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Bo Jackson came to fame in the 1980s as a multitalented athlete, who excelled in baseball, football, and track at an early age.
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Bo Jackson played in both the NFL and MLB. Recruited by the New York Yankees in high school, Jackson instead entered Auburn University, where he led his football team to a Sugar Bowl victory and also qualified for the U.S. Olympic track and field team. He joined MLB in 1986 and later joined the NFL and the L.A. Raiders in 1991, where he played for four years until an injury ended his career.
Athlete. Born Vincent Edward "Bo" Jackson on November 30, 1962, in Bessemer, Alabama. Jackson came to fame as a multi-talented athlete, who excelled in baseball, football and track at an early age. Recruited by the New York Yankees before he was out of high school, Jackson decided instead to attend Auburn University.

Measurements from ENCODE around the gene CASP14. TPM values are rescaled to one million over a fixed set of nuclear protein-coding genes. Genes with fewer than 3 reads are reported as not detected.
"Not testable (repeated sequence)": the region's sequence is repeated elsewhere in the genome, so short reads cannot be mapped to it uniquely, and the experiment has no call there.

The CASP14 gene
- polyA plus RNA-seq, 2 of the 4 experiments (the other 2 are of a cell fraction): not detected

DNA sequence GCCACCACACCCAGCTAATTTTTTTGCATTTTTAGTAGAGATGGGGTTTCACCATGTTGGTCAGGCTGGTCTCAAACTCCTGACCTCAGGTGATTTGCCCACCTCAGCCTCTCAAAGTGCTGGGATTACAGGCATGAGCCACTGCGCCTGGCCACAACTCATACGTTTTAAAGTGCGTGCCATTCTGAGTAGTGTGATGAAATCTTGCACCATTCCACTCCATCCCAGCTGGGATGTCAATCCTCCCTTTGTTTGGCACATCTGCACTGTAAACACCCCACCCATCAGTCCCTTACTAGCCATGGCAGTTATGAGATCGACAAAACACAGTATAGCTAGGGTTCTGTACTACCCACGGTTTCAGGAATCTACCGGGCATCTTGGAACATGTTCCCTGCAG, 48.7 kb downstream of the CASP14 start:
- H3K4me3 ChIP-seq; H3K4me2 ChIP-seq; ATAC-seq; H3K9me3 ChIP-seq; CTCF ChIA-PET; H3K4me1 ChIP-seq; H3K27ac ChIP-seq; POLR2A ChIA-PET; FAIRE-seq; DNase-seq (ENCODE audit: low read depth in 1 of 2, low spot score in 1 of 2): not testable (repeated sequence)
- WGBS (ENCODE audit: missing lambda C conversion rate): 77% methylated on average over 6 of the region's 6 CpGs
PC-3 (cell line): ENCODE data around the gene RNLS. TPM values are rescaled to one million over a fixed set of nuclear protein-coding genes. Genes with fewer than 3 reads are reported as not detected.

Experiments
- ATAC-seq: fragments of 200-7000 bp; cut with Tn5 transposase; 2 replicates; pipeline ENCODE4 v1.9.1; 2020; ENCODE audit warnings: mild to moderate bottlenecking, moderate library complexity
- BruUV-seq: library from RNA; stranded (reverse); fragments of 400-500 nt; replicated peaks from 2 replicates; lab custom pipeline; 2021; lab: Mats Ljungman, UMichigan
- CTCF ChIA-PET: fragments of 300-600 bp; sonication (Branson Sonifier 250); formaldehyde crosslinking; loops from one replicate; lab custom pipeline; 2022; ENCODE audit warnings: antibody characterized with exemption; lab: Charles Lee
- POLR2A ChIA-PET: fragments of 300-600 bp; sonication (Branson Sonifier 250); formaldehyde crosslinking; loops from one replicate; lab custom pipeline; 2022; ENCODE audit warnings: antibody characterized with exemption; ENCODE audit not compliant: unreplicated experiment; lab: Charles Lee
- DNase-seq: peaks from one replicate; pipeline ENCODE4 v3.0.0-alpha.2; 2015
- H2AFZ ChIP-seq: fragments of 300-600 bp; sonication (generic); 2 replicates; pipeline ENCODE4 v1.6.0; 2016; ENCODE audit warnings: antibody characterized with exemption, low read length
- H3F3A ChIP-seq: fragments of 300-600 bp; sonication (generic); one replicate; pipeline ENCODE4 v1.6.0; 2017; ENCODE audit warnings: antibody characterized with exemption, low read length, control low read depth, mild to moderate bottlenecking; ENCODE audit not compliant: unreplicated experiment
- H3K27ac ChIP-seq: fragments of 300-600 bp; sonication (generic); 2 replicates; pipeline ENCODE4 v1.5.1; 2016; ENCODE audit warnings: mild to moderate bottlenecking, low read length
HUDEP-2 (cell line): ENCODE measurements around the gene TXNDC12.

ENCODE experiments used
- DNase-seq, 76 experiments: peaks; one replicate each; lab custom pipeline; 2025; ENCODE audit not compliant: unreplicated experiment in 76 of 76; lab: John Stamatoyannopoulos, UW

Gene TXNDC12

In school, he led his baseball team to victory; became a football MVP and Sugar Bowl champ; and qualified for the US Olympic team in track and field.
Going professional in 1986, he played for the Kansas City Royals, the Chicago White Sox and the California Angels. During his time in baseball, he was the 1989 All-Star Game MVP, achieved four 20-home-run seasons, and tied the record for most consecutive at-bat home runs with four home runs.
Jackson signed on with the L.A. Raiders in 1987. In his first season he ran a record-breaking 221-yard rushing performance on Monday Night Football. He spent four seasons in the game before an injury sidelined Jackson in 1991. He never returned to the game.
Jackson became a popular figure for in the 1980s and 90s with his popular "Bo Knows" Nike campaign. Since then, he has made several television sitcom appearances and formed his own Bo Jackson Elite Sports Complex.
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